Fear of the Unknown
Sometimes I sit and think about things that I don’t know. I realise that this is a fairly broad and comprehensive subject. There are a lot of things that I don’t know. I don’t know anything astrophysics, I don’t know how to hack into anything at all, and I definitely do not know the science behind time travel. There are a limitless number of things that I do not know. One of the joys I have had when writing these pieces is that I learn something new whenever I begin my research. For some people, however, there is a fear of the things that we do not know or maybe of the things that we do not understand. I confess that sometimes, not knowing the possible outcome of a situation scare me and I have always wondered why.
I suppose the most logical place to turn for a solution to this problem would be to look into the psychology behind it. Well, turns out, I’m not the only one who is interested in the answer to this question. There have been studies conducted to try and determine the effect that uncertainty can have on a person. Researchers in these studies would measure stress by looking at typical stress responses while the participants would be hooked up to electrodes that could provide small but painful electric shocks. Participants in their studies showed greater levels of stress when there was a fifty percent chance of receiving the electrical shock than when there was a one hundred percent chance of receiving the shock. This shows that we are more afraid of the possibility of pain than we are of the actual pain itself. Despite the fact that the uncertain situation has a chance of a positive outcome, we are still less afraid when we are certain of a negative than when there is a chance of a negative.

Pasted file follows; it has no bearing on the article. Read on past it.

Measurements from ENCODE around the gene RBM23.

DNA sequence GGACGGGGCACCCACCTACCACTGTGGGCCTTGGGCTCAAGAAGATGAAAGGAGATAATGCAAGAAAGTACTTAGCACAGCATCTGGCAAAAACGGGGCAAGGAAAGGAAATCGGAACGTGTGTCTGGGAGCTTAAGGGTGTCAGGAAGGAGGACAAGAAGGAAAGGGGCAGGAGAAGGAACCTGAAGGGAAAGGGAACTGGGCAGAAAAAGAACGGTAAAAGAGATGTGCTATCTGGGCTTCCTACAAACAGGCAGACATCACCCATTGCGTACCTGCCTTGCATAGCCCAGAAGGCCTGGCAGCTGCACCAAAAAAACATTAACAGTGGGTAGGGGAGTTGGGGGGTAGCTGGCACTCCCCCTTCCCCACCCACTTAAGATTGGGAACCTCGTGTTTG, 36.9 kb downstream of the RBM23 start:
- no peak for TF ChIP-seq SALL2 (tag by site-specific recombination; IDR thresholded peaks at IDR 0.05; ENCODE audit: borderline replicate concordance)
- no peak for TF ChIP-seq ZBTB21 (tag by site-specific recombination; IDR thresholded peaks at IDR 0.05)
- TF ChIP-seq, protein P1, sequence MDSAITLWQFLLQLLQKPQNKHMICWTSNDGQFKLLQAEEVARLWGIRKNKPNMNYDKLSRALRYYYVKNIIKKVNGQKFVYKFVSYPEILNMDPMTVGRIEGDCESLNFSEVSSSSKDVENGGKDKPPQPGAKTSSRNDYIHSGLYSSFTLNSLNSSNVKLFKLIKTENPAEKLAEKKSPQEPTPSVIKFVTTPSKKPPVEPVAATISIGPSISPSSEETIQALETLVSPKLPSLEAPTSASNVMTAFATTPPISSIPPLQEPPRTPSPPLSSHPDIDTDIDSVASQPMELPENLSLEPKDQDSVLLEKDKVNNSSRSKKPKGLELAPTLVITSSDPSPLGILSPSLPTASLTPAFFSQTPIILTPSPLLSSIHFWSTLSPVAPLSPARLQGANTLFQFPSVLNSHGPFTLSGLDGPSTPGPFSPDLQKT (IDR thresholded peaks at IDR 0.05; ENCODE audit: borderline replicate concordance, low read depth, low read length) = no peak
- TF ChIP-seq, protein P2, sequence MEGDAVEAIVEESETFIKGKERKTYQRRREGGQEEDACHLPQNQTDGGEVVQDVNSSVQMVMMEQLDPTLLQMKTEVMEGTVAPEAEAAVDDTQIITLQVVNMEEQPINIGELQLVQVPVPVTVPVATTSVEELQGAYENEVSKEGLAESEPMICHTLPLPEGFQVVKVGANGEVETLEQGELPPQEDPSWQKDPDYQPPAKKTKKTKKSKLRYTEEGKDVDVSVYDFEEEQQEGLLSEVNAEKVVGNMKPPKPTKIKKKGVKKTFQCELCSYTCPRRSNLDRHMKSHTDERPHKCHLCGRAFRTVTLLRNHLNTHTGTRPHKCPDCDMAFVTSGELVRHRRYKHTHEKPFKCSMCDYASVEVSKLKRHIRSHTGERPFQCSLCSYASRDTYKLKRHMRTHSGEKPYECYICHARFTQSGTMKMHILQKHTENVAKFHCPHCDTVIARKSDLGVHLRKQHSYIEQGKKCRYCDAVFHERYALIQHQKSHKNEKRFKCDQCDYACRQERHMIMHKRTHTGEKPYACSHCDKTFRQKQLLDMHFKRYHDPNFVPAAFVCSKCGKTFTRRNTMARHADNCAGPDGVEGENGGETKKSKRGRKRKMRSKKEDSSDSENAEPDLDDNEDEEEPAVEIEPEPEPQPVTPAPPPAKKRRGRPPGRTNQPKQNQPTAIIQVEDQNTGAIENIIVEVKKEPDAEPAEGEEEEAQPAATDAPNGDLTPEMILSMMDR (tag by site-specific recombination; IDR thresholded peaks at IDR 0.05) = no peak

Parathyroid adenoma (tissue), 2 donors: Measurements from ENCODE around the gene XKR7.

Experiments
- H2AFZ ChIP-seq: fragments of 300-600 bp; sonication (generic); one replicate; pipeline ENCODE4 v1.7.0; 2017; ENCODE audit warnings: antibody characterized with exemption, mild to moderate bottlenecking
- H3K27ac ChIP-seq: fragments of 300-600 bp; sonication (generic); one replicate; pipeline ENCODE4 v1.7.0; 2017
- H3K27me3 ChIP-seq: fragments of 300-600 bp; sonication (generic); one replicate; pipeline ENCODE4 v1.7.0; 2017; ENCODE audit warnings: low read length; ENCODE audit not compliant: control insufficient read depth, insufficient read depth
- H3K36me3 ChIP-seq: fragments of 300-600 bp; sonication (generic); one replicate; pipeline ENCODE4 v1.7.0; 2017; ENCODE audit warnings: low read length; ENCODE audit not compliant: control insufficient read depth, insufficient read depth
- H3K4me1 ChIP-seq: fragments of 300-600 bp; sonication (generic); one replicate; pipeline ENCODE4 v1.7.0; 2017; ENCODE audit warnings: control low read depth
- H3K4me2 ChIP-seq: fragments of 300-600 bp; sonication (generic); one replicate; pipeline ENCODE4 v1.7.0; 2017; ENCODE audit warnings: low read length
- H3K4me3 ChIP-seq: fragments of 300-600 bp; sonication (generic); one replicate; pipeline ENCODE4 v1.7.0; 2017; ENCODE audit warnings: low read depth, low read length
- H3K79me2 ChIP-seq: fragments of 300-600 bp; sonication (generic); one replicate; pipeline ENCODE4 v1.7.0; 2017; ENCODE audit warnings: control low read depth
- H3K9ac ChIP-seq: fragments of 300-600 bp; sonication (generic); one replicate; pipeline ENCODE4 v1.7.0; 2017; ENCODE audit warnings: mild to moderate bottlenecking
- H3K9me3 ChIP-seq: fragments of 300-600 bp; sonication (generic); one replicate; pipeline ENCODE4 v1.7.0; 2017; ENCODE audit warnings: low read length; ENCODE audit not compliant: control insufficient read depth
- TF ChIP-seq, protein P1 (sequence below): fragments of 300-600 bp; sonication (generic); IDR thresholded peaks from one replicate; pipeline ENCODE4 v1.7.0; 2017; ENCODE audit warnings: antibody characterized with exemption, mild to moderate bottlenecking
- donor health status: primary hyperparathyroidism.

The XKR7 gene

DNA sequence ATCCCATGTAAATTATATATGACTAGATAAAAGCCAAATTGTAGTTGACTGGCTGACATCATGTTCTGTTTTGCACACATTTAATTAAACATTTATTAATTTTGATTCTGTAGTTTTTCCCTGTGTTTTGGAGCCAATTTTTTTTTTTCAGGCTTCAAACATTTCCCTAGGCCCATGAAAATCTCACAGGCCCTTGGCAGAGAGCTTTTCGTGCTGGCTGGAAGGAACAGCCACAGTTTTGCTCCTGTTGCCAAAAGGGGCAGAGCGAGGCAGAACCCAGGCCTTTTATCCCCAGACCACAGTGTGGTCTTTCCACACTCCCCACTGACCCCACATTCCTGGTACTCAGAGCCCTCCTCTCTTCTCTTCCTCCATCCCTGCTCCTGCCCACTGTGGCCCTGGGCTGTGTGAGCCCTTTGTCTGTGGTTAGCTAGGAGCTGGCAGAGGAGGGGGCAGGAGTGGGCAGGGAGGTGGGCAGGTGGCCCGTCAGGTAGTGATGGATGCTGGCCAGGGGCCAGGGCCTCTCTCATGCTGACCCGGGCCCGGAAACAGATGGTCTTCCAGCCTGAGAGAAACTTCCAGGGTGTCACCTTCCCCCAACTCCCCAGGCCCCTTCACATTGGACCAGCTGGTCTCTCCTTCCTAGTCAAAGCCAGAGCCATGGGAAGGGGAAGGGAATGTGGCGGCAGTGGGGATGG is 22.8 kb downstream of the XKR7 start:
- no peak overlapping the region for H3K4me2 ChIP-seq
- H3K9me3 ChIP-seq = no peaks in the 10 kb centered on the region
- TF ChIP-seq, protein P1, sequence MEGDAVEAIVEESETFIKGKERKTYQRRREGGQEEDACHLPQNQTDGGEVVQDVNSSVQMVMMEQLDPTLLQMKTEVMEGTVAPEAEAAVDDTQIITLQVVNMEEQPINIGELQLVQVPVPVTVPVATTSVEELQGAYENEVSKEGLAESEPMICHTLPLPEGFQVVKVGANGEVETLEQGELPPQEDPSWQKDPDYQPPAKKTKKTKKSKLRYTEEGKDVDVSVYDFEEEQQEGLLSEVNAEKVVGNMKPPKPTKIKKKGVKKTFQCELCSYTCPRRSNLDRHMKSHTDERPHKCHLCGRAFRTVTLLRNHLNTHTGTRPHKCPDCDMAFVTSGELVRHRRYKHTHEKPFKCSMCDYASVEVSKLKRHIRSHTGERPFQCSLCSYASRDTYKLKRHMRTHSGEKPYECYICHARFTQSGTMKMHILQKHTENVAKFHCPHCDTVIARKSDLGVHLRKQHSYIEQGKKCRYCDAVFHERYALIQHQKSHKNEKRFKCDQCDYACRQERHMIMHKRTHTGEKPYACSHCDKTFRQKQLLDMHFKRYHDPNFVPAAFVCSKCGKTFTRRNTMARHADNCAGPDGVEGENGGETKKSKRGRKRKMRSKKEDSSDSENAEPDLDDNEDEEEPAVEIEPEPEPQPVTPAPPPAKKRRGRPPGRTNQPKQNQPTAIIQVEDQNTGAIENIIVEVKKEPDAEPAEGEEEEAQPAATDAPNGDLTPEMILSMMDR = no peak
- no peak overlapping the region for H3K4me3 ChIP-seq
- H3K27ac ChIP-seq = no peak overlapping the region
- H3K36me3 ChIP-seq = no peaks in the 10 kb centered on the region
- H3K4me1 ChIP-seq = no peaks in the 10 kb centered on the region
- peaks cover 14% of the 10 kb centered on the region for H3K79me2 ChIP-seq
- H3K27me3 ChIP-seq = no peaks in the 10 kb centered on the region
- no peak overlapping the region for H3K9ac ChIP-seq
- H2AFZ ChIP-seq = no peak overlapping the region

So do we actually know why this is? Well there is some evidence to suggest that it has something to do with brain activity. During times of uncertainty, there appears to be heightened levels of activity in a part of the brain called the amygdala, the area responsible for processing fearful and threatening stimuli, which may cause a state of hypervigilance, an awareness of possible risk perhaps even an over awareness. It also activates the anterior insula, which may be why we see situations of potential risk as more dangerous as it may inflate the problem in our minds. There is a chance that this happens because of survival instincts that we did not evolve out of in our line of evolution.
It is okay to scared. Its something that is normal for people to experience and with every fear that we have, we just have one more hurdle to overcome. Perhaps fear is just our own bodies trying to challenge us to something entirely new. Though this is likely not the case, fighting our fears is something that we must do to continue on in this world, with one foot forward and both hands pushing to open the door.